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Boomerang Kids: A Revealing Look at Why So Many of Our Children Are Failing on Their Own, and How Parents Can Help Paperback – August 1, 2011
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An Action-Packed Retelling of a Classic
London has been destroyed in a blitz of bombs and disease. The only ones who have survived the destruction and the outbreak of a deadly virus are children, among them sixteen-year-old Gwen Darling and her younger siblings, Joanna and Mikey. Hardcover | Kindle book
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About the Author
Carl Pickhardt, PhD, is a psychologist in a private counseling practice. Dr. Pickhardt, whose books include Why Good Kids Act Cruel, The Connected Father, The Future of Your Only Child and Stop the Screaming, is married with four grown children and one grandchild. He lives in Austin, TX.
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Top Customer Reviews
Pickhardt does a wonderful job describing the reasons behind the 20 to 30 somethings and their procrastination, bad decision making, and terrible planning skills, as well as some other negative points. However, this book draws out the main causes and how to fix them before it is a problem. Pickhardt has broken this book down into stages that are very easy to understand and utilize. Most of the issues young people have today are emotionally based. Through having your children talk about their problems and express their anxieties, they tend to deal with independence much better. They are able to handle more stress and compute it correctly. He also shows how parents should and shouldn't support their children.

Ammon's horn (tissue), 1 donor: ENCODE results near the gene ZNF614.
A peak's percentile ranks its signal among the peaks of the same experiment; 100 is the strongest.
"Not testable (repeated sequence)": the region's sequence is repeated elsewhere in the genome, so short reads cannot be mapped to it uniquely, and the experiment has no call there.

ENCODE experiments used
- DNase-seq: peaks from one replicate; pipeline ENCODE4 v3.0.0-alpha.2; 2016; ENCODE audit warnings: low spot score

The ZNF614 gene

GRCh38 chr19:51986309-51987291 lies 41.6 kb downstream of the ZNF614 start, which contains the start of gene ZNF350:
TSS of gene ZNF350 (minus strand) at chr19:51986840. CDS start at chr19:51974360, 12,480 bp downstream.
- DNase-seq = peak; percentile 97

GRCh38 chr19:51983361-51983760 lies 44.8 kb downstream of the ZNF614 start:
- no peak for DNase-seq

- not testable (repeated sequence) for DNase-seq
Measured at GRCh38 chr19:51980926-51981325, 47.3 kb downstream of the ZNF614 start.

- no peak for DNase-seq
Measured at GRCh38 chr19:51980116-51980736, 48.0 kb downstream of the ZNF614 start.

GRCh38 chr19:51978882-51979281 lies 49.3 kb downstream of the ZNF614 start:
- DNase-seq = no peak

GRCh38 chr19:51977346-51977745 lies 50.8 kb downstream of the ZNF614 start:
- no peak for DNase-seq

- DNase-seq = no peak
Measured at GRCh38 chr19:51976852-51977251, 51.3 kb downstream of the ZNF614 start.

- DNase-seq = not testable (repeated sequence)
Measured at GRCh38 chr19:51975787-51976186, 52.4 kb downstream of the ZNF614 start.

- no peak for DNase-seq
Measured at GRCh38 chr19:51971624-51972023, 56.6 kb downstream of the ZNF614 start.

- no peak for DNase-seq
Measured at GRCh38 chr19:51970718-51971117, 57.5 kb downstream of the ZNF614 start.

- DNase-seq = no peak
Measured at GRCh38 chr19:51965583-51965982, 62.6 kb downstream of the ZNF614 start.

In encouraging children, teens, etc, to express themselves, they will then use those skills with their children, and help out other peers and so on and so forth. Thus creating a chain of happy, diligent, more independent young adults. I believe myself to be somewhat of a boomerang kid. I can handle things on my own, but when times get tough, it is almost like the carpet is pulled from under my feet and I end up struggling. I am not saying my parents didn't prepare me to be on my own, but some of these skills would have been nice to have. I am someone who keeps everything to myself instead of expressing my feelings/emotions.Read more ›
During adolescence and young adulthood, the parts of the brain contributing to the presentation of the emotional and reasonable mind are developing at different levels: the emotional parts of the brain (limbic regions) develop faster than the reasonable part (prefrontal regions). The reasonable parts of the mind catch up later in development. The imbalance of this growth is proposed to result in risky choices and impulsive behaviors. Thus, it is important during this stage of development for parents to foster the balancing of these parts of the brain by helping their children use both emotional and rational thought processes in decision making.
Thus, I recommend that the Parenting Prescriptions for Chapter 10 read as follows: